Emily Tamkin’s Bad Jews is a progressive young American Jewish woman’s exploration of some nagging questions: What makes a good American Jew? And, correlatively, What makes a bad one? Tamkin, an editor at the New Statesman, engages them through historical inquiry, literary analysis, and her own ruminations on immigration, geopolitics, race, and so much more. She comes to an unsurprising answer: There is no way to say what makes a bad Jew, or what distinguishes a good Jew, because Jewish identity is infinitely malleable and always changing.
Tamkin’s structural choices shape her study. Rather than proceeding chronologically (seeing how the notion of a Bad Jew developed over time) or denominationally (by identifying distinct traditions within American Jewry and assessing how each thinks of Good-, Bad-, and Not-a-Jew), she mixes and matches her chapters from historical, political, and sociological categories. She explores the emergent fault lines within each category, tracking the myriad things on which Jews disagree—needless to say, comprehensiveness on this front is impossible—from Communism to the importance of bourgeois norms to Zionism.
The scattered structure and lack of rigor end up dooming the project from the start. Unmoored from the restraints that could hold her to account for maintaining her objectivity, Tamkin descends into left-wing platitudes—chiefly an obsession with “whiteness” that she never quite explains, but also half-hearted defenses of Soviet spies and, wherever needed, the Democratic Party—and tired progressive non-judgmentalism. Neither systematic enough to be a serious work of history nor bold enough to work as a pop-sociological provocation, Bad Jews is a book about Jewish identity marked by several identity crises. It wants to be critical of the Jews she clearly thinks are “bad,” but it’s committed to treating all things as equally Jewish; it wants to analyze the particularistic while maintaining Tamkin’s universalistic bona fides; it aims for objectivity but slides into hackneyed leftism without realizing. What it ends up doing is either trailing off before each story ends or reciting the kind of pablum you would expect from a mediocre progressive candidate for public office when asked what her Jewishness means to her.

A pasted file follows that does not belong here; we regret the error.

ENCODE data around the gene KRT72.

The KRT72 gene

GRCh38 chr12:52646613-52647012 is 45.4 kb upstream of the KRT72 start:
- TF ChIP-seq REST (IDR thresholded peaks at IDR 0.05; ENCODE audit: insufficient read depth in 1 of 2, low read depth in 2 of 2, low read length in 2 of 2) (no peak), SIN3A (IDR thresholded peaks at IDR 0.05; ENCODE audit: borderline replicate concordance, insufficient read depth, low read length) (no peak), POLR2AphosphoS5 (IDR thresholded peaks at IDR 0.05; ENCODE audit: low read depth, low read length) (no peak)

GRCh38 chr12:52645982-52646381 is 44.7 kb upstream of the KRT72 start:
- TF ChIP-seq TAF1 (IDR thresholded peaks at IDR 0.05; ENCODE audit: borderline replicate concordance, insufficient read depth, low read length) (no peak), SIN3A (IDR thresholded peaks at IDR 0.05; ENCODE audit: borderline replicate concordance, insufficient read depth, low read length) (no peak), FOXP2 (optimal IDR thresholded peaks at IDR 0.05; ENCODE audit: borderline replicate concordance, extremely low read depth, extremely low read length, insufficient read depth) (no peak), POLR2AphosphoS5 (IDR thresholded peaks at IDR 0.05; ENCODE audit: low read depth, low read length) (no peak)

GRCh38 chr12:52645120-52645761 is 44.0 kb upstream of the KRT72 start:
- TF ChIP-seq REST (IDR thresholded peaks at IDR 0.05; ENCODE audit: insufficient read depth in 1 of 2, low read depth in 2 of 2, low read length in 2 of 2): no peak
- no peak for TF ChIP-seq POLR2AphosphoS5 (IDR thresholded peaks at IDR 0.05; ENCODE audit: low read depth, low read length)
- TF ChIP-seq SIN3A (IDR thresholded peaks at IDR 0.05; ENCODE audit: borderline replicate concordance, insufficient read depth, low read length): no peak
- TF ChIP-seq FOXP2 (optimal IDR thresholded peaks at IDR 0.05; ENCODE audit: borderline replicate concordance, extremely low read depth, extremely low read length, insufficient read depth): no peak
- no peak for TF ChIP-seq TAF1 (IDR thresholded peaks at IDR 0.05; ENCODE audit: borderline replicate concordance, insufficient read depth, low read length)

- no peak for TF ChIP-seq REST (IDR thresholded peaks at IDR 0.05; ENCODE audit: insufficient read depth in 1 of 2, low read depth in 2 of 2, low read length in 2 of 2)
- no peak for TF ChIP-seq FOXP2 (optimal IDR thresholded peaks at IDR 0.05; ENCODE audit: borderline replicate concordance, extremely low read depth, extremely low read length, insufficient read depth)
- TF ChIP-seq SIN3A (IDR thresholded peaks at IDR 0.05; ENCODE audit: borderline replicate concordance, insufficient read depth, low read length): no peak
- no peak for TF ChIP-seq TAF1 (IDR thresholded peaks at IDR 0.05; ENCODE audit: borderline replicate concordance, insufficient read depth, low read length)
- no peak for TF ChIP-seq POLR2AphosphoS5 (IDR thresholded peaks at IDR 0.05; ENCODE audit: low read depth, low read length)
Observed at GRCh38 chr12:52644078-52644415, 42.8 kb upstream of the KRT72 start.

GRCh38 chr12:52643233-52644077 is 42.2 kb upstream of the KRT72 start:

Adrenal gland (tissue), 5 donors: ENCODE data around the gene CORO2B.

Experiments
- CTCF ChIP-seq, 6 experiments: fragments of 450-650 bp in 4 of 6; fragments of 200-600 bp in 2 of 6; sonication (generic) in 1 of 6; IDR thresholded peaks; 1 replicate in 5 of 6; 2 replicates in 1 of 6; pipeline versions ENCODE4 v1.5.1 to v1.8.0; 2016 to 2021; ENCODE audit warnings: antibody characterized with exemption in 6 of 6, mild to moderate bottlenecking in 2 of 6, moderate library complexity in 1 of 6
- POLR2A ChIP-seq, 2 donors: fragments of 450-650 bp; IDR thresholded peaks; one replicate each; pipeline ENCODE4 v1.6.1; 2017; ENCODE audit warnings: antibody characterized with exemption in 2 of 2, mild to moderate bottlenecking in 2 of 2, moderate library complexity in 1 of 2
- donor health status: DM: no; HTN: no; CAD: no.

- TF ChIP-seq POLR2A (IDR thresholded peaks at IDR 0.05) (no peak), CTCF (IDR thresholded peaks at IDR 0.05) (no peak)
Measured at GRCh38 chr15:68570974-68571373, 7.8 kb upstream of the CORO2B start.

Tamkin’s style lands somewhere between that of a dispassionate academic and an activist whose only training was reading Robin DiAngelo. Her writing is speckled with superscripts directing you to the endnotes as if she were engaged in scholarly pursuits, but she frequently makes journalistic moves we would never allow a scholar to make. She draws on interviews she conducted with supposed subject-matter experts without explaining how or why she chose them. Some appear to just be Tamkin’s progressive friends, and some are her family. Some insights are presented as Tamkin sharing what went on in her own mind during various conversations, despite her own admission that she has so little grounding in Jewish things that she might not be the right person to write this book. (She is half-right; no one is.) In Tamkinville, talking to yourself is a scholarly pursuit.
Trendy activist language eventually seeps through. She frequently fixates on the importance of “whiteness,” but toggles between treating it as a legal, cultural, racial, or other category. Her bible is a 1998 book called How Jews Became White Folks and What That Says About Race in America, as if a UCLA anthropologist named Karen Brodkin provided the world with the definitive history of the Jewish-American experience, and as if her readers could not seriously challenge that “whiteness,” whatever it is, is the force that moves all of American history.